Leading Museums, Museum Leaders

Te Papa’s Arapata Hakiwai on repatriation

The remains of Indigenous Māori on a dais during a powhiri ceremony at the marae of the Te Papa museum in Wellington. ().

New Zealanders welcome home ancestral remains snatched by grave robbers or traded by settlers, ABC News, 20 June 2023

Snatched by grave robbers or traded by settlers as macabre curiosities, the remains of New Zealand’s Indigenous people are slowly being brought home after centuries overseas.

After British explorer Captain James Cook arrived in New Zealand in 1769, some European settlers developed a grim fascination with the remains of Indigenous Māori people and Morioris, who are native to the Chatham Islands.

To colonial traders, the biggest trophies to be had were the tattooed heads of Indigenous warriors and leaders.

In the name of crude scientific research, grave robbers also plundered Indigenous human remains from burial sites across the country, mostly during the 19th century, which is still a source of anger and grief for many New Zealanders.

Since 2003, experts from New Zealand’s Te Papa national museum in Wellington have scoured the globe to locate them.

“It’s important for all Indigenous people, whose ancestors were either traded or collected and taken overseas, that the remains come home,” Te Herekiekie Herewini, who manages the museum’s repatriation programme, told AFP.

He said the programme had retrieved the remains of nearly 900 Indigenous people, and estimates the remains of between 300 to 400 more are still housed in institutions around the world.

“We are working hard to bring them home,” he said.

‘Like a crime ring’

Māori and Moriori ancestral remains are welcomed home

Māori and Moriori ancestral remains are welcomed home with a special repatriation ceremony led by the Karanga Aotearoa Repatriation Programme.(Facebook: Te Papa museum).

Last week, the remains of 95 ancient New Zealanders, along with six mummified tattooed heads, arrived home from seven institutions in Germany.

Arapata Hakiwai, Te Papa’s Kaihautū (Māori co-leader), said the repatriation reflected the strong and enduring ties between Germany and New Zealand.

“Te Papa’s strategy highlights our priority for healing, reconciliation and empowerment,” Dr Hakiwai said.

“Returning these ancestors home is a powerful example of this in action. The connection to our tūpuna (ancestors) is continuous, despite time and location, and it is our responsibility and obligation to reunite them with their people and whenua (land).”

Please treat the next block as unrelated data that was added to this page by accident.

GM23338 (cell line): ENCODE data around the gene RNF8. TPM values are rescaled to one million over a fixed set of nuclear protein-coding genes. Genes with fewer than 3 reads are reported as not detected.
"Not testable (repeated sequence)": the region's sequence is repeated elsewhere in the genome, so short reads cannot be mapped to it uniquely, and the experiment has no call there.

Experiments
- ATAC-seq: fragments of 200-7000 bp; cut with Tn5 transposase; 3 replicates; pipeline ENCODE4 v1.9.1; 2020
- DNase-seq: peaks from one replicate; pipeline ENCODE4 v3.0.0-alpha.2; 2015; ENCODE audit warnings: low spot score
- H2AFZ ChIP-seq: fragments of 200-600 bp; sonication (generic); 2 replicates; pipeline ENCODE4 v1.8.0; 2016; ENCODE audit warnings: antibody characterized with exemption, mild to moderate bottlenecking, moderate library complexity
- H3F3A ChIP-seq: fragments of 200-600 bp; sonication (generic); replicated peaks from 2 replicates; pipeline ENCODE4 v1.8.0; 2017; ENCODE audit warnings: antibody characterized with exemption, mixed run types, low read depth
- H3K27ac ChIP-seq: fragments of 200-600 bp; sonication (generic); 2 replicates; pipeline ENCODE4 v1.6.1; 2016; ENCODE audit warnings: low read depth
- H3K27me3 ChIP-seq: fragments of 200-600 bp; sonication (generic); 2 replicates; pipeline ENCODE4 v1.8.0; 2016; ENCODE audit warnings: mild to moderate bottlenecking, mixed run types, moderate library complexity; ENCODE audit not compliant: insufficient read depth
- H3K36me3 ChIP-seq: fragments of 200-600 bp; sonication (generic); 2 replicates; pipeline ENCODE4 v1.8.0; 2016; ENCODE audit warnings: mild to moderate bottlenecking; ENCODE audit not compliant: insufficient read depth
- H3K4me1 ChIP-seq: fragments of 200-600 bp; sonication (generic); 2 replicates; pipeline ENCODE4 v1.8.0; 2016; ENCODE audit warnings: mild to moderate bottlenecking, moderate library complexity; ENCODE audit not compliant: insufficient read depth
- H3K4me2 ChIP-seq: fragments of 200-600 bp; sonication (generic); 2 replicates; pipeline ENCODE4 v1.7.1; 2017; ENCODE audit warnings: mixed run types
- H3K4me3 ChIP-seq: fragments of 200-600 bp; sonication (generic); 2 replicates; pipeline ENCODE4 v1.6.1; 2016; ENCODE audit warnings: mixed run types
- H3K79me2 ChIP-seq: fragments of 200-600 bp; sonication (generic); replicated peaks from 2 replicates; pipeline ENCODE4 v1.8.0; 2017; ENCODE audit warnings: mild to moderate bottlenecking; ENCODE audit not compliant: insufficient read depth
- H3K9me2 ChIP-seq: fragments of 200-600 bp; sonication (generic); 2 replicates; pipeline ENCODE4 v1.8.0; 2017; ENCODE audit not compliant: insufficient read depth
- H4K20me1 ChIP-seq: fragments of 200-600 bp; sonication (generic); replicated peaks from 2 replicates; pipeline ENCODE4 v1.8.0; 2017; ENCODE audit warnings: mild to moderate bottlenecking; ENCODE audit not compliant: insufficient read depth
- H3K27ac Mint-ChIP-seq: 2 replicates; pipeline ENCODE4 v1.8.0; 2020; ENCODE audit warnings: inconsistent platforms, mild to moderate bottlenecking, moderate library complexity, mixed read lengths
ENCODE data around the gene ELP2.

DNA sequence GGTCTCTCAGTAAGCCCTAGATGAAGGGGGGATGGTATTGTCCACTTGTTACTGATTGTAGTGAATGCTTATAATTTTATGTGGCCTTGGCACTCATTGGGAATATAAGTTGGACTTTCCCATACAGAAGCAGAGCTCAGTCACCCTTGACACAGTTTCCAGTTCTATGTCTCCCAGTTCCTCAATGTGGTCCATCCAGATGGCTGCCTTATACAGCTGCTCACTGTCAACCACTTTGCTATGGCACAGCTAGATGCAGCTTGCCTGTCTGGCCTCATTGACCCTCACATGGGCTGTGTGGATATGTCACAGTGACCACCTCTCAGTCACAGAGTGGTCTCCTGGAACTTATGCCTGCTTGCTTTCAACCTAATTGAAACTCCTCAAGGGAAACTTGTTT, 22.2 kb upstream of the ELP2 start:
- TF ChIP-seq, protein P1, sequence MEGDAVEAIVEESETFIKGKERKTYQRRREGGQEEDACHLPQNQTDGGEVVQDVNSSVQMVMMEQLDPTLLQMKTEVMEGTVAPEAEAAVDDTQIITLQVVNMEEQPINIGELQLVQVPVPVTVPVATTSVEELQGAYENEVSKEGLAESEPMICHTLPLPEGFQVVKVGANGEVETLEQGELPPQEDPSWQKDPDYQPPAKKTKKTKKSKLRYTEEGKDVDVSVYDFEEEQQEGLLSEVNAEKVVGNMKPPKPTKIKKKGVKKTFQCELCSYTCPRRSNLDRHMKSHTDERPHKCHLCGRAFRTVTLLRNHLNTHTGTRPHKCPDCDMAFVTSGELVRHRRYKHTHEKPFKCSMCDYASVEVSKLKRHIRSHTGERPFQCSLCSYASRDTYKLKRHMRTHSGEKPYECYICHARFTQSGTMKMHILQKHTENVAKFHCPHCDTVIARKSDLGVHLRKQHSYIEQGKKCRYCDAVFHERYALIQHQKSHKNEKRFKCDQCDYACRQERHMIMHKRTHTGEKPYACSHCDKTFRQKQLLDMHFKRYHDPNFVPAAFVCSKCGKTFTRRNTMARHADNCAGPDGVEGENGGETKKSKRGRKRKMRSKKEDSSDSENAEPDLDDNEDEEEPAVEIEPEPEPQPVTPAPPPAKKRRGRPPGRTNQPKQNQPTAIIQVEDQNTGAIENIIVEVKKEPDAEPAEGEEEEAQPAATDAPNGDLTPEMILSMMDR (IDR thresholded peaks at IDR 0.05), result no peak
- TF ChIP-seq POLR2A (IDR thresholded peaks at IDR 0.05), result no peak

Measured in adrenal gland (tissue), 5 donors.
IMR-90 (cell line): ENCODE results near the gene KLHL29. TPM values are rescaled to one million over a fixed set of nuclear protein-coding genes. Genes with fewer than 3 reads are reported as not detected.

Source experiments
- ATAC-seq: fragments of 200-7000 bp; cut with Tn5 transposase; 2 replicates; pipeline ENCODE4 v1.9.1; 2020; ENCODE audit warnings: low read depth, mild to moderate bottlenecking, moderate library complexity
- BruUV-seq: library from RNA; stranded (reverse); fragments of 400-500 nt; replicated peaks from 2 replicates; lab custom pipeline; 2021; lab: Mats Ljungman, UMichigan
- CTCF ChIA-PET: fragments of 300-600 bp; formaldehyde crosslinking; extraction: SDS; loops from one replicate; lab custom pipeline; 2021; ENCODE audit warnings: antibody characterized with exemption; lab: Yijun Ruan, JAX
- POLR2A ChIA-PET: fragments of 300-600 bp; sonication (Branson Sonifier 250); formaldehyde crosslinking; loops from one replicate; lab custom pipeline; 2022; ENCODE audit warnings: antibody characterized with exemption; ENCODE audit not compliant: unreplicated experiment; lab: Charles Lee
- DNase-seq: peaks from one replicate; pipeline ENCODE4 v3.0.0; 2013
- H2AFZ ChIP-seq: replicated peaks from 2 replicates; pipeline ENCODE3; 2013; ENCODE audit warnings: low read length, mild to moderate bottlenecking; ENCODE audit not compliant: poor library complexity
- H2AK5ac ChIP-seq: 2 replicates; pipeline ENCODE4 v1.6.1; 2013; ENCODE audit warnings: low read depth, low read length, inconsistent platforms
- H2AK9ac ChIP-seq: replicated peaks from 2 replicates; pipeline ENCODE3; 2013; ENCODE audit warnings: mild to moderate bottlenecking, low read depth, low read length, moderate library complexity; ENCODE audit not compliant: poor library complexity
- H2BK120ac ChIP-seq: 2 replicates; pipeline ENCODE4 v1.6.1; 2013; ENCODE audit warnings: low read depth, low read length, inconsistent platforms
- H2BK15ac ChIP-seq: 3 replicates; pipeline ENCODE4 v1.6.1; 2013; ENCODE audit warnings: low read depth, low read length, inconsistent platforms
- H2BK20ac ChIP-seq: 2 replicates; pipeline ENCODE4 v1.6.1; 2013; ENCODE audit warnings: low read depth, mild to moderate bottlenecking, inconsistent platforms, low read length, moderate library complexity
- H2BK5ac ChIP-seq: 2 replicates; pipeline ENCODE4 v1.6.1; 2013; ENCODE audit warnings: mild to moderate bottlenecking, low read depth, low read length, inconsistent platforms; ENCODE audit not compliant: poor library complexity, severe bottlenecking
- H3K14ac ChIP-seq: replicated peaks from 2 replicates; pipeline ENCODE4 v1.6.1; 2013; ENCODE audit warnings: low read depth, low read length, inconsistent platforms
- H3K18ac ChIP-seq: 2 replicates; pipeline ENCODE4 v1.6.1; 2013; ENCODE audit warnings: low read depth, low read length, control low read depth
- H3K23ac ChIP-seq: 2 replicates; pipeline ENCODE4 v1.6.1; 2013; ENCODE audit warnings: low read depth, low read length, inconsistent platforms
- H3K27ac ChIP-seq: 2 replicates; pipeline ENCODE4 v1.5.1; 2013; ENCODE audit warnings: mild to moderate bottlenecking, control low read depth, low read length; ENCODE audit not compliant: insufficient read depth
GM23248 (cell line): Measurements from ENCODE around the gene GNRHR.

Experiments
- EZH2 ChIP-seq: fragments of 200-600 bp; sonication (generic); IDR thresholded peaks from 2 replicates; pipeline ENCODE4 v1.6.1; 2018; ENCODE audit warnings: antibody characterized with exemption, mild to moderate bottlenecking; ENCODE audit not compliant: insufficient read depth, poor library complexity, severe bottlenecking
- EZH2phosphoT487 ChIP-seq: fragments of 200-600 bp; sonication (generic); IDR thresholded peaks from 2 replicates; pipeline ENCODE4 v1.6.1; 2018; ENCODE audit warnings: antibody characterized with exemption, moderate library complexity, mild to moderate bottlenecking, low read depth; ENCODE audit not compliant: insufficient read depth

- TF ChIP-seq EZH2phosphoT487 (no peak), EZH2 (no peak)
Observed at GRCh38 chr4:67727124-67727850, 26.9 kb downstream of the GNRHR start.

In Māori culture, the skulls, bones and other body parts are referred to as tupuna, or ancestral remains.

Getting the remains home is more than a matter of logistics.

Copenhagen-based Te Arikirangi Mamaku-Ironside, head of repatriation for Te Papa, works to find out which museums still have Indigenous remains and negotiate their release.

“It’s a massive jigsaw puzzle trying to work out where New Zealand’s ancestral remains are now kept — whether in state museums or private collections,” he told AFP.

“A grave robber may have taken from one location, but their collection could have been distributed to several museums in several countries or continents.

“As the programme goes on, the picture becomes a lot clearer.”

Mr Mamaku-Ironside explained that New Zealand’s early colonial museums often exchanged artefacts with overseas collectors, with remains ending up in foreign museums.

“There was a network of exchange,” he said.

“It was kind of like a crime ring – except it wasn’t actually considered illegal because it wasn’t considered unethical back then to trade in human remains.

“They were viewed as specimens.”

Mr Mamaku-Ironside said his initial approach involved contacting institutions to ascertain what remains were stored in their collections.

Part of his role is to “establish and confirm” which items “were actually illicitly collected and traded from New Zealand”.

‘Healing the trauma’

“It’s very important not to approach as an angry Māori, but to say that in the spirit of friendship we are going to work together, so we understand each other,” Mr Mamaku-Ironside said.

The government-backed programme, which covers the logistics and costs of repatriation, is a delicate process with a spiritual aspect.

Before their release, Mr Mamaku-Ironside will request time alone with the ancestral remains.

“We introduce ourselves – just so they know who we are – then we lay down our purpose, to help create a pathway for them to return home. It’s very spiritual, very emotional,” he said.

Throughout May and June, a series of formal handover ceremonies have taken place in Germany and included indigenous cultural customs and protocols.

After they arrive in Wellington, the remains are returned to their iwi, or tribe, after a powhiri ceremony to mark their return.

That’s when Mr Mamaku-Ironside feels his job is done.

“It’s about healing the trauma,” he said, “having had ancestors stolen — ripped away from their homes.

“Even after they have passed away, their journey continues.

“It doesn’t finish until they are returned to their communities.”


Council of Australasian Museum Directors c/o Lynley Crosswell, Museums Victoria, GPO Box 666, Melbourne VIC 3001, © CAMD 2023
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